Development 1 - X-rays
A German scientist called Wilhelm Rontgen was carrying out some experiments in 1895. During his experiments he notices that rays of light in a covered tube were passing through a covered tube and onto a far wall. He did not know what they were so he called them x-rays.
Within a few months of his discoveries the first x-ray machines were being used in hospitals to identify diseases and broken bones.
The biggest impact on x-rays was world war 1. Surgeons used x-rays to locate shrapnel and bullets. The need for x-rays was large and the government ordered the making of many more machines. Many were built and all major hospitals in the western front had them.
Marie Curie persuaded the government to pay for mobile x-rays that could be transported to the battlefields. They became known as petite (little) Curies.
Development 2- Marie Curie and radiation therapy
The polish scientist Marie Curie was working with her French husband Pierre researching x-rays. They noticed that their skin was being burned by the materials that they were handling. They were curious and began to investigate. This lead to the discovery of radium which ever since has been used to diagnose and treat cancers. The research continued and the research became so complex they built up a team of research scientists to share ideas.
Development 3- Fighting infection and disease,
Joseph Lister ( British surgeon) began the fight against infection but with the war wounds were getting worse and new solutions were needed. Many wounds were deep and were becoming infected. Surgeons began to practice and learned to cut away the infected tissue. It was the m*** production of Penicillin ( Florey and chain) that provided the real breakthrough.
The need for Penicillin was high but the English factories were being used to help with the war effort. Florey and Chain needed help so they asked for help from America. Luckily their timing was just right *** in 1941 America was attacked by the Japanese and entered the war. The American government realised the potential for Penicillin and they made interest free loans to US companies to buy the expensive equipment needed to make penicillin. Soon British firms were m*** producing Penicillin, enough to treat the allied wounded on D-Day on 1994- over 2.3 million doses.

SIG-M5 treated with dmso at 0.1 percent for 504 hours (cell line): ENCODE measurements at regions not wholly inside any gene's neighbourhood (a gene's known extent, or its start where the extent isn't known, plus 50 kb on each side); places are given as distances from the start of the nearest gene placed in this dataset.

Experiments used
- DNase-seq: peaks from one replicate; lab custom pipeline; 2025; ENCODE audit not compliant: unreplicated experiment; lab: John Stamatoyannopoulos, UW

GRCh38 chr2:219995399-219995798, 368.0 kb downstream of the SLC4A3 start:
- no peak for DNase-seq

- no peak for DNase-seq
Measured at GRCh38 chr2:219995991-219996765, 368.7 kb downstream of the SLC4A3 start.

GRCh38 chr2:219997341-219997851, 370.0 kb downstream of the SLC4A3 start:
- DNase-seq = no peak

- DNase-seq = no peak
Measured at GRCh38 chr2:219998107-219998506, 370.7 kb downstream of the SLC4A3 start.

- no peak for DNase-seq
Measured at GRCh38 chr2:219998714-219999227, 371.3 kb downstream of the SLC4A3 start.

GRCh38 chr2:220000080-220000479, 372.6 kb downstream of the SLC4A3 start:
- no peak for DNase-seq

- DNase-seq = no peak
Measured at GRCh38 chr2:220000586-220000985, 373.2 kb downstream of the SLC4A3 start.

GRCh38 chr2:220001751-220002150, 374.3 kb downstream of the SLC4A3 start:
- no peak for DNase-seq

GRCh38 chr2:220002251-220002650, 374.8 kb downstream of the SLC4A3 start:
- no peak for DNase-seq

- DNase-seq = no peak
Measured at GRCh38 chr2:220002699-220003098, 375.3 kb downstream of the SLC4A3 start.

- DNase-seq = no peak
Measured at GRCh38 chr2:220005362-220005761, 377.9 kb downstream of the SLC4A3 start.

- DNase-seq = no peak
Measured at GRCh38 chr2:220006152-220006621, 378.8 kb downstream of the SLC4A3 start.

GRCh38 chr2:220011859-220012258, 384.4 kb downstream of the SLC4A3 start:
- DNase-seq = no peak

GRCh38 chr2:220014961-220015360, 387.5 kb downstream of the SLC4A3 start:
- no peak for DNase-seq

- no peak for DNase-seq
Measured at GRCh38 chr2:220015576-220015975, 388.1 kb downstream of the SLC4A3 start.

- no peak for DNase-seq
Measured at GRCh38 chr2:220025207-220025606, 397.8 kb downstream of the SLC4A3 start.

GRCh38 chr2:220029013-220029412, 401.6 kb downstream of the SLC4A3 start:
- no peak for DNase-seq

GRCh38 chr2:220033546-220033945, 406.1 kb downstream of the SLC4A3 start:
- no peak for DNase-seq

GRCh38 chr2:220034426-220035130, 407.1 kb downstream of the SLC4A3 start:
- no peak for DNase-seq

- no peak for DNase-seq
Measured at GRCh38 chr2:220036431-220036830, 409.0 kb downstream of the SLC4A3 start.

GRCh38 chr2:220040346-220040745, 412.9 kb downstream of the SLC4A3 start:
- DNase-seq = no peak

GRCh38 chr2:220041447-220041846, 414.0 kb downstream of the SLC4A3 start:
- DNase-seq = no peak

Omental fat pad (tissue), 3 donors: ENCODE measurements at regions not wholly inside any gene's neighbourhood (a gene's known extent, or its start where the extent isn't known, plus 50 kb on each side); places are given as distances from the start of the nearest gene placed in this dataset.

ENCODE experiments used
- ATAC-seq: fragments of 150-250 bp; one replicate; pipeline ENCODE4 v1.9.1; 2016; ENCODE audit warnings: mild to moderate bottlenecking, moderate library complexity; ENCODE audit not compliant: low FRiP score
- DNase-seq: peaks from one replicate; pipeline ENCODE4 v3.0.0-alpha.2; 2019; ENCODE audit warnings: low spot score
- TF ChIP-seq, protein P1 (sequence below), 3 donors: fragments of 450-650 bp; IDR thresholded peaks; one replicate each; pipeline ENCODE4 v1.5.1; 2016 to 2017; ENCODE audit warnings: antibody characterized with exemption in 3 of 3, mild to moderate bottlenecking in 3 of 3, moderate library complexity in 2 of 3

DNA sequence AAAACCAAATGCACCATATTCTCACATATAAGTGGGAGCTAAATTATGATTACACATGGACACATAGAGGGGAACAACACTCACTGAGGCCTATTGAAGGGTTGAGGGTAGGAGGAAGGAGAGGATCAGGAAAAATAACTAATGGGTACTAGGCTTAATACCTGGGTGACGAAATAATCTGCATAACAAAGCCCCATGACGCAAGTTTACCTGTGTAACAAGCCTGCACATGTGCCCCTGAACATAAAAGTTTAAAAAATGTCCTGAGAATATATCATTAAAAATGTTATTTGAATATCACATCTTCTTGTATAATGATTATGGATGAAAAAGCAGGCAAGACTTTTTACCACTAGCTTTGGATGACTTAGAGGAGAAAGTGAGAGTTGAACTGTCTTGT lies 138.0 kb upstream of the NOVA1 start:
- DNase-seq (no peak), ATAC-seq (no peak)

The discovery of Penicillin has saved an estimated 200 MILLION lives in 70 years!!
Development 4- Blood transfusions
During the 1800's many blood transfusions were attempted. sometimes they worked but most of the time they didn't but no one knew why. In the year 1901 Karl Landsteiner discovered the existence of blood groups. After this blood transfusions became possible is the patient and the donor were in the SAME place.
This is because doctors we unable to store blood as it clotted. This problem was sorted during world war one because of two breakthroughs. Firstly, sodium citrate was added to blood to prevent it clotting. Later on scientists were able to separate crucial blood cells and keep them in bottles for further use. This made blood banks available.
Development 5- Plastic surgery
Plastic surgery began in India centuries before the 1900’s however it was limited because of pain and the risk of infection. The two world wars led to an increase in techniques especially the use of skin grafts. Surgeons carried operations. out around 11000 plastic surgery operations. Archibald McIndoe carried out around 4000
Archibald Mcindoe was a new Zealander who studied in America before moving to England in 1930. In 1938 he became Consultant in Plastic surgery to the Royal Air force. He used skin grafts to reconstruct faces and hands. His Patients were devoted to him and they set up the Guinea Pig Club.
The Guinea Pig Club is the name given to the pilots injured in the Battle of Britain who were treated by Sir Archibald McIndoe at the burns unit of Queen Victoria's Hospital in East Grinstead, West Sussex. The Guinea Pigs were give this name simply because McIndoe had no choice but to try out his ideas on the men as he had no book to refer to or guide him.
Development 7- Improved anaesthetics
Anaesthetics in he lat 1800's had to be inhaled through nose and mouth which meant that it was difficult to control the dossage. surgeons performed the operations as quickly as possible in fear of killing their patients. in the 1930's Helmuth Wesse developed anaesthetics that could be injected into the blood stream. this allowed a much more precise measurement of dossage and allowed longer operations.Today local anaesthetics are so effective that patients can have operations like hip replacements whilst being awake.